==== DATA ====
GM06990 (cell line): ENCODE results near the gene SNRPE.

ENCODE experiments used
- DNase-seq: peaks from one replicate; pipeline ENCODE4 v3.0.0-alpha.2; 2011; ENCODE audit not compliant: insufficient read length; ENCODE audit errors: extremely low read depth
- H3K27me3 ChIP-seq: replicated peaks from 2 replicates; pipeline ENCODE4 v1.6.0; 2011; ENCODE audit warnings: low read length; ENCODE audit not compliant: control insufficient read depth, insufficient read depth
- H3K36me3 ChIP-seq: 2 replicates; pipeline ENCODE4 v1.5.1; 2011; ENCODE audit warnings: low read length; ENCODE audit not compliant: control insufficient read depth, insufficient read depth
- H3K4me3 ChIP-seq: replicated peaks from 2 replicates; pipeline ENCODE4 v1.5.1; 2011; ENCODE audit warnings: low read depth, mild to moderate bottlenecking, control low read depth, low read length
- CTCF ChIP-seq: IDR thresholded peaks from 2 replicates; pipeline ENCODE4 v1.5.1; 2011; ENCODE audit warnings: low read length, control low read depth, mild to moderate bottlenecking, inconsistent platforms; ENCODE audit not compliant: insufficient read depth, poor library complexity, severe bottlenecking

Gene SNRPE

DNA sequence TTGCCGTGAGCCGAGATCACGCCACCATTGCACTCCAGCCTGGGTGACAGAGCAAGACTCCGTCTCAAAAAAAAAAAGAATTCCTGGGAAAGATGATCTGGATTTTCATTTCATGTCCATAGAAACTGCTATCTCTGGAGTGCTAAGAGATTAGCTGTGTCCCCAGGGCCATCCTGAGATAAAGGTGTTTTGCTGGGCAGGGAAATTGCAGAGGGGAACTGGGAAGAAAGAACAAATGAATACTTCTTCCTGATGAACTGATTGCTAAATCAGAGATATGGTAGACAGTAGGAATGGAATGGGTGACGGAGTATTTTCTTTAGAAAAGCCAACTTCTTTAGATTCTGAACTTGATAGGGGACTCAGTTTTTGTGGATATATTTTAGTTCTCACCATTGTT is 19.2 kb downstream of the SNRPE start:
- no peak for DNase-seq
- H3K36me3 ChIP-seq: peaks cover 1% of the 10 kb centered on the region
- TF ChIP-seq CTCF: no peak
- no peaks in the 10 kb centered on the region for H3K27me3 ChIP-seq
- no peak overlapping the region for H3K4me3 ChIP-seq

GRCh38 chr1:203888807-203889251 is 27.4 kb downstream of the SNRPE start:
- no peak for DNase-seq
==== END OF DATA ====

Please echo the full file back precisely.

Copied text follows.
GM06990 (cell line): ENCODE results near the gene SNRPE.

ENCODE experiments used
- DNase-seq: peaks from one replicate; pipeline ENCODE4 v3.0.0-alpha.2; 2011; ENCODE audit not compliant: insufficient read length; ENCODE audit errors: extremely low read depth
- H3K27me3 ChIP-seq: replicated peaks from 2 replicates; pipeline ENCODE4 v1.6.0; 2011; ENCODE audit warnings: low read length; ENCODE audit not compliant: control insufficient read depth, insufficient read depth
- H3K36me3 ChIP-seq: 2 replicates; pipeline ENCODE4 v1.5.1; 2011; ENCODE audit warnings: low read length; ENCODE audit not compliant: control insufficient read depth, insufficient read depth
- H3K4me3 ChIP-seq: replicated peaks from 2 replicates; pipeline ENCODE4 v1.5.1; 2011; ENCODE audit warnings: low read depth, mild to moderate bottlenecking, control low read depth, low read length
- CTCF ChIP-seq: IDR thresholded peaks from 2 replicates; pipeline ENCODE4 v1.5.1; 2011; ENCODE audit warnings: low read length, control low read depth, mild to moderate bottlenecking, inconsistent platforms; ENCODE audit not compliant: insufficient read depth, poor library complexity, severe bottlenecking

Gene SNRPE

DNA sequence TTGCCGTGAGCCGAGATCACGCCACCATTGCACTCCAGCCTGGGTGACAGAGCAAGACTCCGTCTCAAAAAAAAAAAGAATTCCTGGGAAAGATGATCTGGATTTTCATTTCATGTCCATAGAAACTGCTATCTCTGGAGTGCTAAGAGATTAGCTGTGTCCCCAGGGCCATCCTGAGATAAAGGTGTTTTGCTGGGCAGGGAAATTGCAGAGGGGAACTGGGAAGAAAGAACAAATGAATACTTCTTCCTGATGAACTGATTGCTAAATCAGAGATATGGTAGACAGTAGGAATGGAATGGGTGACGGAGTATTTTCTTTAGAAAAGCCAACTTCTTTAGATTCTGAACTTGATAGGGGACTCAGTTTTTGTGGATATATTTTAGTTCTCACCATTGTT is 19.2 kb downstream of the SNRPE start:
- no peak for DNase-seq
- H3K36me3 ChIP-seq: peaks cover 1% of the 10 kb centered on the region
- TF ChIP-seq CTCF: no peak
- no peaks in the 10 kb centered on the region for H3K27me3 ChIP-seq
- no peak overlapping the region for H3K4me3 ChIP-seq

GRCh38 chr1:203888807-203889251 is 27.4 kb downstream of the SNRPE start:
- no peak for DNase-seq